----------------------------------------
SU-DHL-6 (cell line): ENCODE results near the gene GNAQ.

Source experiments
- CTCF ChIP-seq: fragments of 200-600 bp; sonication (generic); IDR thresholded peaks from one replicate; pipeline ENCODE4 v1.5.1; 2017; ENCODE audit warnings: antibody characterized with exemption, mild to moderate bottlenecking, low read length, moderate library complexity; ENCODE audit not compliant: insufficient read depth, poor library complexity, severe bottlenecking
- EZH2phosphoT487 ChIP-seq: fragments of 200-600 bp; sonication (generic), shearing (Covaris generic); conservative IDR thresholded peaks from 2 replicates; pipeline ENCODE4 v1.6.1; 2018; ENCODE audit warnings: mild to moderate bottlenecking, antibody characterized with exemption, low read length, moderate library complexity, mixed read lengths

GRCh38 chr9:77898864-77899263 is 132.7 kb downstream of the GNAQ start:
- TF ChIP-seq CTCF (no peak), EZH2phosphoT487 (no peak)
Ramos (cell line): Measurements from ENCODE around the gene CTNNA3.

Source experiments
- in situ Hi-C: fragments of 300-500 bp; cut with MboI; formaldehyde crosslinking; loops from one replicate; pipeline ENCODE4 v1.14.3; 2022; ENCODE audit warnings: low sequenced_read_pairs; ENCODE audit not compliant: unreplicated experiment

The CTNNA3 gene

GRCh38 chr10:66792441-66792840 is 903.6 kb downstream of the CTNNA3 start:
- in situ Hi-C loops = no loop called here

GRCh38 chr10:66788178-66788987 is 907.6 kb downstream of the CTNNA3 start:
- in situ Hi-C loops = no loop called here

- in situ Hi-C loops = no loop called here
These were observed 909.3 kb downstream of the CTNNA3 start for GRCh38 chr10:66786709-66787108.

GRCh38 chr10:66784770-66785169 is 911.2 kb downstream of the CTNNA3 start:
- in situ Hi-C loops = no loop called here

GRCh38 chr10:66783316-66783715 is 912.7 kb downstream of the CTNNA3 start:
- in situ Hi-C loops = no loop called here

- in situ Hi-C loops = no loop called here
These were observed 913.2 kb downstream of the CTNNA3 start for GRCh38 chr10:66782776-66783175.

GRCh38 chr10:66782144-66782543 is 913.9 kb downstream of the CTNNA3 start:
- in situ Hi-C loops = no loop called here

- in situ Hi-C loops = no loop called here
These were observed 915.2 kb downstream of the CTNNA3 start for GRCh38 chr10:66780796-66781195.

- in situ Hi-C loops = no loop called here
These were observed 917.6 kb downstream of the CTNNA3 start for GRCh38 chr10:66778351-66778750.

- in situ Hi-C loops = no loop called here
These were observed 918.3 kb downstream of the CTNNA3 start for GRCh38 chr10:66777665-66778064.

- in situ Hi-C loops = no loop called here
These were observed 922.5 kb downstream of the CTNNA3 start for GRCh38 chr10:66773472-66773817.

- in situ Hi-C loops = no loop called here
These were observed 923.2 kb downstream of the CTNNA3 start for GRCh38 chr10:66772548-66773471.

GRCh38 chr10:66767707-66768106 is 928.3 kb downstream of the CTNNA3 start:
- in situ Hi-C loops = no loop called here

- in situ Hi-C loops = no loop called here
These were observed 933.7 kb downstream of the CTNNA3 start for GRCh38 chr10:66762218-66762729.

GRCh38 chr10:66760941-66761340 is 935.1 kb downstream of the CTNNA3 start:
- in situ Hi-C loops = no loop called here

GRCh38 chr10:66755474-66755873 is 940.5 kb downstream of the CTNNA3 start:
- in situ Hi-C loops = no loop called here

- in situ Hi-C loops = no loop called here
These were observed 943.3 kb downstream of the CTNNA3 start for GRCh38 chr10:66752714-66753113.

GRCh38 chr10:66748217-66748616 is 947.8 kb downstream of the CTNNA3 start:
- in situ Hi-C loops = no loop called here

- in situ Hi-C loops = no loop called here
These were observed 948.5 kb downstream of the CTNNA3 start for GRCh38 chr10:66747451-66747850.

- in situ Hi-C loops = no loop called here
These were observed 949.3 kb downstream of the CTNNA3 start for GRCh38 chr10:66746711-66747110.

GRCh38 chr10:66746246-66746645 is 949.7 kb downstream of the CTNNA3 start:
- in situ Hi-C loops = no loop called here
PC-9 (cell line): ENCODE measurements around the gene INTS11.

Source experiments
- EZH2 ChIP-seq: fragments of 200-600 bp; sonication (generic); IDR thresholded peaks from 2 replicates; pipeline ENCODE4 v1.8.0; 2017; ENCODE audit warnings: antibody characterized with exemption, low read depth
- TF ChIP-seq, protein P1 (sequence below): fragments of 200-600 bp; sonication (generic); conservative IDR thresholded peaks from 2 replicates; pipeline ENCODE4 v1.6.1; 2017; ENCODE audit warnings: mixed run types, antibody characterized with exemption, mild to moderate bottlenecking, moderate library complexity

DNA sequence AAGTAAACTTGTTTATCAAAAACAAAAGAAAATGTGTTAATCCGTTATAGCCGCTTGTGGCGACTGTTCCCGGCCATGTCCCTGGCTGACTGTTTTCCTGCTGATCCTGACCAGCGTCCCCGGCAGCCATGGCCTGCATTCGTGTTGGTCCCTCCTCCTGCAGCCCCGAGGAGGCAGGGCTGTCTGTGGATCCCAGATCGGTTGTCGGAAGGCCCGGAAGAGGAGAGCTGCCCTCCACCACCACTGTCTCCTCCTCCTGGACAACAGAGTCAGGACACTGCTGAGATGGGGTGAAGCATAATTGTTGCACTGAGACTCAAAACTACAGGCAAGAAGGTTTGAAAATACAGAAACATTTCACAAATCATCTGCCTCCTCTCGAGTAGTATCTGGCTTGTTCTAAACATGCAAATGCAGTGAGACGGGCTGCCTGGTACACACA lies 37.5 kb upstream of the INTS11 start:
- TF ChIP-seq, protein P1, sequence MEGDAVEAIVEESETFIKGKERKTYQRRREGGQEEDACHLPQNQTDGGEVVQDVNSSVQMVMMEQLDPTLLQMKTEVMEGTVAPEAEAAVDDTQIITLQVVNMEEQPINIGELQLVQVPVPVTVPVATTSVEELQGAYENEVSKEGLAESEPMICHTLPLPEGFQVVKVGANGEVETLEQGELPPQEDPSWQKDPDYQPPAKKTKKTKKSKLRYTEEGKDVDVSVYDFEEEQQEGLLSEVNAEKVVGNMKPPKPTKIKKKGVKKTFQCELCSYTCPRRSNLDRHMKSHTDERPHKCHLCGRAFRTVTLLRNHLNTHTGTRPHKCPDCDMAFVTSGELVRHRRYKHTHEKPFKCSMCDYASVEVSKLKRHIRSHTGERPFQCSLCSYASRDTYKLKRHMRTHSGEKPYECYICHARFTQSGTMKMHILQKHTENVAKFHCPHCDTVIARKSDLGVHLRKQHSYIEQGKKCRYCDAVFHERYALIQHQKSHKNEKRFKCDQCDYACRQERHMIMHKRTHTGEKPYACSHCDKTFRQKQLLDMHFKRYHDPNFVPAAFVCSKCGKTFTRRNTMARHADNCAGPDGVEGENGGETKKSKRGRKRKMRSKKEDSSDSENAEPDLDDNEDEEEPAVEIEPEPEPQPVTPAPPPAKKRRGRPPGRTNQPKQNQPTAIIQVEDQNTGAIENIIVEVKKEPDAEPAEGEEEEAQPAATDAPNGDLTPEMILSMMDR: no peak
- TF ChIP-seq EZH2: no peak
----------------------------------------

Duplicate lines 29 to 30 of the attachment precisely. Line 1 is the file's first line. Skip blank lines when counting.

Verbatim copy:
- in situ Hi-C loops = no loop called here
These were observed 918.3 kb downstream of the CTNNA3 start for GRCh38 chr10:66777665-66778064.